None to accompany me

by Gordimer, Nadine.

Format: Print Book 1994
Availability: Available at 3 Libraries 3 of 3 copies
Available (3)
Location Collection Call #
Clairton Public Library Fiction F GORD
Location  Clairton Public Library
Collection  Fiction
Call Number  F GORD
Northland Public Library Fiction FIC GOR
Location  Northland Public Library
Collection  Fiction
Call Number  FIC GOR
Pleasant Hills Public Library Adult Fiction FIC Gor
Location  Pleasant Hills Public Library
Collection  Adult Fiction
Call Number  FIC Gor
"In an extraordinary period immediately before the first non-racial election and the beginning of majority rule in South Africa, Vera Stark, the protagonist of Nadine Gordimer's passionate new novel, weaves a ruthless interpretation of her own past into her participation in the present as a lawyer representing blacks in the struggle to reclaim the land. The return of exiles is transforming the city, and through the lives of Didymus Maqoma, his wife Sibongile, and their lovely daughter who cannot even speak her parents' African language, the reader experiences the strange passions, reversals, and dangers that accompany new-won access to power." "All must change: Didymus, once a major actor in the resistance, making way for Sibongile's emergence as a political figure; Vera, working through the consequences of a lifetime's commitments to a new kind of relationship with a new man of the times, Zeph Rapulana."--BOOK JACKET.Title Summary field provided by Blackwell North America, Inc. All Rights Reserved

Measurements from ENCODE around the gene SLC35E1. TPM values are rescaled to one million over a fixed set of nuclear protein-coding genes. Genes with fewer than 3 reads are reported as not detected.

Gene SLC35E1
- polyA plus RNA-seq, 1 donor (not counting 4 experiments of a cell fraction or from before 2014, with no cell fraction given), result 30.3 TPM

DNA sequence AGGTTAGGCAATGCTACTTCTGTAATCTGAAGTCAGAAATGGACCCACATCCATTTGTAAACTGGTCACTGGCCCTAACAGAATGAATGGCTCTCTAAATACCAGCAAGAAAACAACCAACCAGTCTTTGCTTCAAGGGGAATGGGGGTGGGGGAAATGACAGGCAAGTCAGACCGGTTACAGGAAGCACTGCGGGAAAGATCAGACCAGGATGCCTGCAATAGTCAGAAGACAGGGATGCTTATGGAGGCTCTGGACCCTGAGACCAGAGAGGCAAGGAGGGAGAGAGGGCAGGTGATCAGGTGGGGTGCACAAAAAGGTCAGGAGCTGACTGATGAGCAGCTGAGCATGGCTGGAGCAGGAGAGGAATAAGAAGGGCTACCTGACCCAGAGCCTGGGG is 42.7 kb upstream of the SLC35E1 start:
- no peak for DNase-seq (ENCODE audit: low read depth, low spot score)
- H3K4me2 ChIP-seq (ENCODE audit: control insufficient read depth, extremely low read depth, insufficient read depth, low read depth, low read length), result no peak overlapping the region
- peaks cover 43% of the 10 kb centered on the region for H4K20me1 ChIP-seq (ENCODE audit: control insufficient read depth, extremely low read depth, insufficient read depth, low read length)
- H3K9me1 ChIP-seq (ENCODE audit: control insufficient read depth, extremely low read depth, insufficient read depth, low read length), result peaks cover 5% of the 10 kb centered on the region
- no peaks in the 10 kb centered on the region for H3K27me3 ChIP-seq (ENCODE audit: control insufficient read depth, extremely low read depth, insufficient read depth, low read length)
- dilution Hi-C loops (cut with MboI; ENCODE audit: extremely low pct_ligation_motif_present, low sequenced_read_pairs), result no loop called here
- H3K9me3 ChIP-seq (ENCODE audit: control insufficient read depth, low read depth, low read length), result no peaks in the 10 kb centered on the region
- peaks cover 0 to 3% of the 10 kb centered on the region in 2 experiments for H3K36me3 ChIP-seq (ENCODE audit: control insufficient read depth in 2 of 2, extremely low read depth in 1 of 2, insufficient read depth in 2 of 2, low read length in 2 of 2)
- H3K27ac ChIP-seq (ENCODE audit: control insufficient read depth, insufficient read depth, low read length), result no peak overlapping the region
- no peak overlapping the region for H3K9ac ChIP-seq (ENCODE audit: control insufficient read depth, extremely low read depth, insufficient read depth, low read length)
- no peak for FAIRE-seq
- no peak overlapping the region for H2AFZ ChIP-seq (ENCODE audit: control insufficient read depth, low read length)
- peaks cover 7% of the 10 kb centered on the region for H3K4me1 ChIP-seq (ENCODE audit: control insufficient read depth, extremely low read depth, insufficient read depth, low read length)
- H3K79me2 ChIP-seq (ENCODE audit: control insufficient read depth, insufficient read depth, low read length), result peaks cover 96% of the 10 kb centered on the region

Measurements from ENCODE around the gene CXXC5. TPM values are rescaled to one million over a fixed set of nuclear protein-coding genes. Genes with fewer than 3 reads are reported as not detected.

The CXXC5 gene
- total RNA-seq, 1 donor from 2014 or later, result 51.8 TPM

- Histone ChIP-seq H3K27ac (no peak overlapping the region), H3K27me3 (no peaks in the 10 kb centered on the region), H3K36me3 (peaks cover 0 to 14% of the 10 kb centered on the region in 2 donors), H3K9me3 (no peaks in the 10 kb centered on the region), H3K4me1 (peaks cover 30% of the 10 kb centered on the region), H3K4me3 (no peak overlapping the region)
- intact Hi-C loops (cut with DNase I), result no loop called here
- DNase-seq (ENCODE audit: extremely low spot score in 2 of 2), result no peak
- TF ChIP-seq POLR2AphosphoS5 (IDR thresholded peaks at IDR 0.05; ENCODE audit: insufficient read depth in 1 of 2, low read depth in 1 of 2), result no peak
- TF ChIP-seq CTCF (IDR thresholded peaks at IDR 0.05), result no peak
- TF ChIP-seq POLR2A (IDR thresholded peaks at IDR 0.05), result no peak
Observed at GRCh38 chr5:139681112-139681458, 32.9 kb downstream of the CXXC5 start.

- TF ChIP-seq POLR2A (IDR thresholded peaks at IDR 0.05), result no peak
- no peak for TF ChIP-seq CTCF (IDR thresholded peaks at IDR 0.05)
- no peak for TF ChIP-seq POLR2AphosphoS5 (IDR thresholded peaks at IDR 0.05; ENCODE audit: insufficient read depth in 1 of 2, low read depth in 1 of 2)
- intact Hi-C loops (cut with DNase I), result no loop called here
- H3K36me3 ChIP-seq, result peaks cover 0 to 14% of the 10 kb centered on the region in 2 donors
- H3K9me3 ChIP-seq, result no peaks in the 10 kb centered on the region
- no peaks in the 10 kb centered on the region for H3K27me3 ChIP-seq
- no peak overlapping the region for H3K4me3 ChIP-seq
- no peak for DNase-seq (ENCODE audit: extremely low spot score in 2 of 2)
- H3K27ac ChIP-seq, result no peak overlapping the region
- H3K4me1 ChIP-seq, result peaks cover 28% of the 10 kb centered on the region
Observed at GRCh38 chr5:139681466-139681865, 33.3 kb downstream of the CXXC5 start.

Published Reviews